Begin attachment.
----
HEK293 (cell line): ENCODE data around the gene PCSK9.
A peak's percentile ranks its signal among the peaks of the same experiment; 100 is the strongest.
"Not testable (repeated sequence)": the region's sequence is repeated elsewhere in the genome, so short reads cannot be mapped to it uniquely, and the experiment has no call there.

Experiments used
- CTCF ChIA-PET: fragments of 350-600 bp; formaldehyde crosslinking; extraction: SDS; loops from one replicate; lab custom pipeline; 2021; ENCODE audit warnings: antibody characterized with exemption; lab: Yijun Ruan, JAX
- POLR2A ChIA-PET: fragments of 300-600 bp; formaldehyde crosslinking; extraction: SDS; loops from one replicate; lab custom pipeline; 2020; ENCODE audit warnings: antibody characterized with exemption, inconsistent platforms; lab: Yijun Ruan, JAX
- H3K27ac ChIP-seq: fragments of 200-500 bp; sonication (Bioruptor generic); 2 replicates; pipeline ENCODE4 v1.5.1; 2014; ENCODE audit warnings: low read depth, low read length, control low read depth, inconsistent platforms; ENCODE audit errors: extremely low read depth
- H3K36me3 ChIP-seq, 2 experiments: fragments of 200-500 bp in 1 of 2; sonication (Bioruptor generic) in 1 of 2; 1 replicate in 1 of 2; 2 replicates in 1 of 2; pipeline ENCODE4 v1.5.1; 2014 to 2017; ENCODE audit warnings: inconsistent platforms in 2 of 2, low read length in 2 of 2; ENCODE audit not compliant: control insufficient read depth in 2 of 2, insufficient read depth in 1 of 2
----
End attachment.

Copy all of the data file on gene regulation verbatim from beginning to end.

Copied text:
HEK293 (cell line): ENCODE data around the gene PCSK9.
A peak's percentile ranks its signal among the peaks of the same experiment; 100 is the strongest.
"Not testable (repeated sequence)": the region's sequence is repeated elsewhere in the genome, so short reads cannot be mapped to it uniquely, and the experiment has no call there.

Experiments used
- CTCF ChIA-PET: fragments of 350-600 bp; formaldehyde crosslinking; extraction: SDS; loops from one replicate; lab custom pipeline; 2021; ENCODE audit warnings: antibody characterized with exemption; lab: Yijun Ruan, JAX
- POLR2A ChIA-PET: fragments of 300-600 bp; formaldehyde crosslinking; extraction: SDS; loops from one replicate; lab custom pipeline; 2020; ENCODE audit warnings: antibody characterized with exemption, inconsistent platforms; lab: Yijun Ruan, JAX
- H3K27ac ChIP-seq: fragments of 200-500 bp; sonication (Bioruptor generic); 2 replicates; pipeline ENCODE4 v1.5.1; 2014; ENCODE audit warnings: low read depth, low read length, control low read depth, inconsistent platforms; ENCODE audit errors: extremely low read depth
- H3K36me3 ChIP-seq, 2 experiments: fragments of 200-500 bp in 1 of 2; sonication (Bioruptor generic) in 1 of 2; 1 replicate in 1 of 2; 2 replicates in 1 of 2; pipeline ENCODE4 v1.5.1; 2014 to 2017; ENCODE audit warnings: inconsistent platforms in 2 of 2, low read length in 2 of 2; ENCODE audit not compliant: control insufficient read depth in 2 of 2, insufficient read depth in 1 of 2